Offensive Phishing

by Vince
in Blog
Hits: 379

We run phishing campaigns for awareness training but we also use phishing as an attack vector.  In some instances, if we phished credentials, we would call that a success and move on.  In other cases, we would want to actually breach the environment through phishing.  If we look at MITRE, we're going to see a lot of different techniques using attachments, Word and Excel are popular.  I'm going to use an HTA file which can be constructed without the need for Microsoft Office.

When we look inside the HTA, we see some scripting and then we see the meat, our PowerShell:



Basically, I'm hosting a Covenant Grunt on my attacking server and I'm calling it from the HTA.  

If we were to attachment this file directly, we'd run into an issue:



The simple solution here is to zip up the file:



Because I want to perfect what I'm trying to accomplish, I've automated the user portion of this phishing campaign.  I have a VBA script that will move the attachment into a specified folder from the email:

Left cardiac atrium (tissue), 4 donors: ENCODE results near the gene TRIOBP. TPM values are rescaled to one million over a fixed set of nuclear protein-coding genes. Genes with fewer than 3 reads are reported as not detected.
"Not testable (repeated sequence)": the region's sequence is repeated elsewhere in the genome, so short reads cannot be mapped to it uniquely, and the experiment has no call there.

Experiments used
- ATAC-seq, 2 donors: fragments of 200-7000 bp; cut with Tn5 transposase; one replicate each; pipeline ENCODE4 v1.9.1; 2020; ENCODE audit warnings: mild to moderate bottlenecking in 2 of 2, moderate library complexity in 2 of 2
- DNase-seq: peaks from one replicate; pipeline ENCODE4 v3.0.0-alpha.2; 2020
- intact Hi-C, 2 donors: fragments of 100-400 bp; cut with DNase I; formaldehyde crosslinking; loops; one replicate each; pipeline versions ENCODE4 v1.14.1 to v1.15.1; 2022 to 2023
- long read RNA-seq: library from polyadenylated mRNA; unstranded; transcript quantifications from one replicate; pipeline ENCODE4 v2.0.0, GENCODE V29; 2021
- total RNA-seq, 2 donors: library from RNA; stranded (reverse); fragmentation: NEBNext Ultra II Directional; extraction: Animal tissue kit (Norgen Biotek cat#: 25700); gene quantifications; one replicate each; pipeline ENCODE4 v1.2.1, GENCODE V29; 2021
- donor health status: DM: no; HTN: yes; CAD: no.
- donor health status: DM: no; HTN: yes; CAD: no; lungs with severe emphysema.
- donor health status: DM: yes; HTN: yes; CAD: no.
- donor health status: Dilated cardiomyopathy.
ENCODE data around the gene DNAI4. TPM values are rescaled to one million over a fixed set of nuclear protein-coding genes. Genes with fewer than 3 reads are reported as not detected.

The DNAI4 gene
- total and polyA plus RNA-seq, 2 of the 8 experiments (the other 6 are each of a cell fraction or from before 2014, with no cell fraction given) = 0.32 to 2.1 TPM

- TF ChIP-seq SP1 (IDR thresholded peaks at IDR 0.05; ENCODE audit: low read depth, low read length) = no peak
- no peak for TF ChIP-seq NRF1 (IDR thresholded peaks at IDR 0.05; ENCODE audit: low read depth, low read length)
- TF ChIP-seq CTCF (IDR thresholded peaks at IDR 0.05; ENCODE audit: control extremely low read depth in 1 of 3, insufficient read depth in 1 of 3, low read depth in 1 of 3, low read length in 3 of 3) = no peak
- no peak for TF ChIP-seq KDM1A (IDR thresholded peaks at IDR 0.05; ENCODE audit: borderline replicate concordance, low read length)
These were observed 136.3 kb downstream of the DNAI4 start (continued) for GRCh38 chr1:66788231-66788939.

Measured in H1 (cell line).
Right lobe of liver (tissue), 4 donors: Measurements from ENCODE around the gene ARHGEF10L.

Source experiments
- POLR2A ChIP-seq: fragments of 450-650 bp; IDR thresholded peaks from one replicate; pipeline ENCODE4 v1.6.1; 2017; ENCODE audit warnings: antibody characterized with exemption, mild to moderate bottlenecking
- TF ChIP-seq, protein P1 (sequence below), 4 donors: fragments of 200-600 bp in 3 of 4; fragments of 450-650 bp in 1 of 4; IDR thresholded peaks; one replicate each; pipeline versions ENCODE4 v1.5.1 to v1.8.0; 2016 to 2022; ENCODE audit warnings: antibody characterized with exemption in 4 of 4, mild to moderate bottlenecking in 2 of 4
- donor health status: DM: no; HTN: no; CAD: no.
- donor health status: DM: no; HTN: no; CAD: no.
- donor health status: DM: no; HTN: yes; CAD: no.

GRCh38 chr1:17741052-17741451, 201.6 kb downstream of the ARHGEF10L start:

I also have an Outlook Rule which executes that VBA script when a message with an attachment is received:



Continuing with my automation, I have a scheduled task that unzips the attachment and executes the HTA file:



Once the HTA file is executed, we see our Grunt appear in Covenant:



With everything automated, I can focus on, and perfect, my attack.  Although this might seem excessive, phishing is still a very popular attack vector.  Showing the type of damage that can be done with a little bit of effort helps us explain the value of a real awareness program.